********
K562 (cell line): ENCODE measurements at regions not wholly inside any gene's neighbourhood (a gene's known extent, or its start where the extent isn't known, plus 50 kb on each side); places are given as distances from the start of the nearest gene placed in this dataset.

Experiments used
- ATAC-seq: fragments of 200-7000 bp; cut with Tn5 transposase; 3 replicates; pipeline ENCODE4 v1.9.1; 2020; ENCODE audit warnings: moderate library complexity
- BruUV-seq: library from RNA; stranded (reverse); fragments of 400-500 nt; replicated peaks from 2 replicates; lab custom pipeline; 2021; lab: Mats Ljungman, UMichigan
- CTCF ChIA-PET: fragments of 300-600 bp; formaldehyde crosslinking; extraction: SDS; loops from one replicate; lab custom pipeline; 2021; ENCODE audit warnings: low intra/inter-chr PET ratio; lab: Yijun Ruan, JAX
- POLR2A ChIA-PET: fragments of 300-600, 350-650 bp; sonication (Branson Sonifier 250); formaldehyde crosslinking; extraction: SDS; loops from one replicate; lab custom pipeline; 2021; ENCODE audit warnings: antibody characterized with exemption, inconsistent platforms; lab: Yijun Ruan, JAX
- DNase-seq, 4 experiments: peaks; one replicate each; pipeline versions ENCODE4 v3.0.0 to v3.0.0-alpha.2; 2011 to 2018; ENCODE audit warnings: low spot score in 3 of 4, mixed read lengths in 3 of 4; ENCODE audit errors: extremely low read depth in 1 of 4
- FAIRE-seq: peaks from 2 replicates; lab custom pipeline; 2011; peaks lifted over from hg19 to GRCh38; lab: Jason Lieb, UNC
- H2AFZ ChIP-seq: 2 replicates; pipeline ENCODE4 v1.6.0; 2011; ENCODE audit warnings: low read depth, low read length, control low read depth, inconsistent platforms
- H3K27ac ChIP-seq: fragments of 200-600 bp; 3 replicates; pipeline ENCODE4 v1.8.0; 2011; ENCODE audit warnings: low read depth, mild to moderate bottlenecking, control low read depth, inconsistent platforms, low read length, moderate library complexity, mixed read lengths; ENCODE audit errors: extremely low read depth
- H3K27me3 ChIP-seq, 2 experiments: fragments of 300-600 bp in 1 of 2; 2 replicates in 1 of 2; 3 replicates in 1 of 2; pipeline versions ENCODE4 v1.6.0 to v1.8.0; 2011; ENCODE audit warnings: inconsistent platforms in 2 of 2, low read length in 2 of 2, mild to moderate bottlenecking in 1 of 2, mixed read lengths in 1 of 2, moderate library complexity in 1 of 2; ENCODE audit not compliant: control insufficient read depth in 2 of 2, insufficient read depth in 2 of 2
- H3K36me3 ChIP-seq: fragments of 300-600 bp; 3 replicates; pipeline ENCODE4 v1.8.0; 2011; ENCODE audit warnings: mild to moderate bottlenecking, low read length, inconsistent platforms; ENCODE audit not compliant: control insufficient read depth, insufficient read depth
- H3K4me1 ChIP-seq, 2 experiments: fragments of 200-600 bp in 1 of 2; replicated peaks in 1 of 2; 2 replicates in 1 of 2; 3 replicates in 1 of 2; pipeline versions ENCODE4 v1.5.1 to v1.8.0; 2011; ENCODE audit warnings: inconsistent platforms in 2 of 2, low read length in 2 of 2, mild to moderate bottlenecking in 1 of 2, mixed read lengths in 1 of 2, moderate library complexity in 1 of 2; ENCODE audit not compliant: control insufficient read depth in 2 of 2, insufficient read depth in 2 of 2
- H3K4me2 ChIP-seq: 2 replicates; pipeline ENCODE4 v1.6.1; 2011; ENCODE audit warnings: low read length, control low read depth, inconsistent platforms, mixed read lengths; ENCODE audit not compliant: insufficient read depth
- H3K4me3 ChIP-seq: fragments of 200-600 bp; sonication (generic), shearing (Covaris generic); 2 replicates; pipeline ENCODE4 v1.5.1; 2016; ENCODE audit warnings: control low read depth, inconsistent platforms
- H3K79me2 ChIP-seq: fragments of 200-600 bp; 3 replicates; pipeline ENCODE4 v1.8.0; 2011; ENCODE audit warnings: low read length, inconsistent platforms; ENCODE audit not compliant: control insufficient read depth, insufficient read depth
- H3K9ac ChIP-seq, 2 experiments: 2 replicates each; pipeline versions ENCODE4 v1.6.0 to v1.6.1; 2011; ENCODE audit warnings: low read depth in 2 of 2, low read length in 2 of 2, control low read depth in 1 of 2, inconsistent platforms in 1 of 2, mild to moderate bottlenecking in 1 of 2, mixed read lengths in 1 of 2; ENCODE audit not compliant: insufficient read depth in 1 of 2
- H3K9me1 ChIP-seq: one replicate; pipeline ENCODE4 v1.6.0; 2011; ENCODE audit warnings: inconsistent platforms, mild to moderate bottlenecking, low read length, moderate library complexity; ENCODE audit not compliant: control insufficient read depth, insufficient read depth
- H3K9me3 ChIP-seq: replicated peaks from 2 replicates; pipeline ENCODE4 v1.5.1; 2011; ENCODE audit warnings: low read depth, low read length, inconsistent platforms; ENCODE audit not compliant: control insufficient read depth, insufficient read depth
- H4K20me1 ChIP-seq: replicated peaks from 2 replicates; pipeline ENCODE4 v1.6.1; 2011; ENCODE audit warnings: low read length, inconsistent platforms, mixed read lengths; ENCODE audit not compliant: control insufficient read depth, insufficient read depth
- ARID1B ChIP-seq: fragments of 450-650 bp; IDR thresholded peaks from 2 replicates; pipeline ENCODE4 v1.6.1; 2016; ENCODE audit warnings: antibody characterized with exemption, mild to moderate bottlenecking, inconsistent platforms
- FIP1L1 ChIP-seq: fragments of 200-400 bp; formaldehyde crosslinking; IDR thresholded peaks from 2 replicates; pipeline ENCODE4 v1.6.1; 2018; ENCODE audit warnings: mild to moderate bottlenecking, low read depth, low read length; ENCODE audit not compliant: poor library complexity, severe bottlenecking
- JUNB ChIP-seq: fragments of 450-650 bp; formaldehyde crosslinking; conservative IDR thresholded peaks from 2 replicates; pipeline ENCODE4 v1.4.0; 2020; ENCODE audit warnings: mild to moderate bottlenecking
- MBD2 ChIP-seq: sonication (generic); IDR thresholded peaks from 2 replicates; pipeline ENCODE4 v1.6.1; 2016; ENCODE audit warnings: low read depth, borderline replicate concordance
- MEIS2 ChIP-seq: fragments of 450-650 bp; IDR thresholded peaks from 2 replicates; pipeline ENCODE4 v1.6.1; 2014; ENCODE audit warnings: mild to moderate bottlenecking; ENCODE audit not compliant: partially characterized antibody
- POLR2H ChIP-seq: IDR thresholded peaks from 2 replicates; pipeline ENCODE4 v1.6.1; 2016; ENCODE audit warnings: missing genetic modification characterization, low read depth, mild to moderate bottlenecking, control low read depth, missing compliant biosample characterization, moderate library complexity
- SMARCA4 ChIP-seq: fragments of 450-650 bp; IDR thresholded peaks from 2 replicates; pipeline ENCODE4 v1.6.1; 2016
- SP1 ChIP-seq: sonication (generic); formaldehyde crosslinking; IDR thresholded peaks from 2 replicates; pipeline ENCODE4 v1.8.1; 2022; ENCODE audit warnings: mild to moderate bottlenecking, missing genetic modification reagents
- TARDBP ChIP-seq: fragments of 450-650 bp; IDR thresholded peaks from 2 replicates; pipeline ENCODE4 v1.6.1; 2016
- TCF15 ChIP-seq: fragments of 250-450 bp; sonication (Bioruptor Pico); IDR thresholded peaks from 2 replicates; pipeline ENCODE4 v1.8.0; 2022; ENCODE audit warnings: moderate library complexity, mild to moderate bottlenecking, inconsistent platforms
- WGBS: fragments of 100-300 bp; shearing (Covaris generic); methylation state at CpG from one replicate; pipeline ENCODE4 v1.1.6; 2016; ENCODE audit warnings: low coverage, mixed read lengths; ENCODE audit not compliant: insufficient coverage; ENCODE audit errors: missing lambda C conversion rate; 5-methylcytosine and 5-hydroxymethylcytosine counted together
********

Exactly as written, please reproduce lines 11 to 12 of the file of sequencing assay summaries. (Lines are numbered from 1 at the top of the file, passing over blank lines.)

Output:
- H3K27me3 ChIP-seq, 2 experiments: fragments of 300-600 bp in 1 of 2; 2 replicates in 1 of 2; 3 replicates in 1 of 2; pipeline versions ENCODE4 v1.6.0 to v1.8.0; 2011; ENCODE audit warnings: inconsistent platforms in 2 of 2, low read length in 2 of 2, mild to moderate bottlenecking in 1 of 2, mixed read lengths in 1 of 2, moderate library complexity in 1 of 2; ENCODE audit not compliant: control insufficient read depth in 2 of 2, insufficient read depth in 2 of 2
- H3K36me3 ChIP-seq: fragments of 300-600 bp; 3 replicates; pipeline ENCODE4 v1.8.0; 2011; ENCODE audit warnings: mild to moderate bottlenecking, low read length, inconsistent platforms; ENCODE audit not compliant: control insufficient read depth, insufficient read depth